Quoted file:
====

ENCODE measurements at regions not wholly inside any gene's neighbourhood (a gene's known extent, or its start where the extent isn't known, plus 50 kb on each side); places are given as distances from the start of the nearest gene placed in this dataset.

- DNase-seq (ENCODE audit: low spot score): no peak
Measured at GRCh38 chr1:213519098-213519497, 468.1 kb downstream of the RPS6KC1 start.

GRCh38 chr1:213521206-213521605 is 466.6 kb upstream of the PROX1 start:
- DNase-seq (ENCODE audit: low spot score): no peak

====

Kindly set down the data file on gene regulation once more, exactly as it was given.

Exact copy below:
ENCODE measurements at regions not wholly inside any gene's neighbourhood (a gene's known extent, or its start where the extent isn't known, plus 50 kb on each side); places are given as distances from the start of the nearest gene placed in this dataset.

- DNase-seq (ENCODE audit: low spot score): no peak
Measured at GRCh38 chr1:213519098-213519497, 468.1 kb downstream of the RPS6KC1 start.

GRCh38 chr1:213521206-213521605 is 466.6 kb upstream of the PROX1 start:
- DNase-seq (ENCODE audit: low spot score): no peak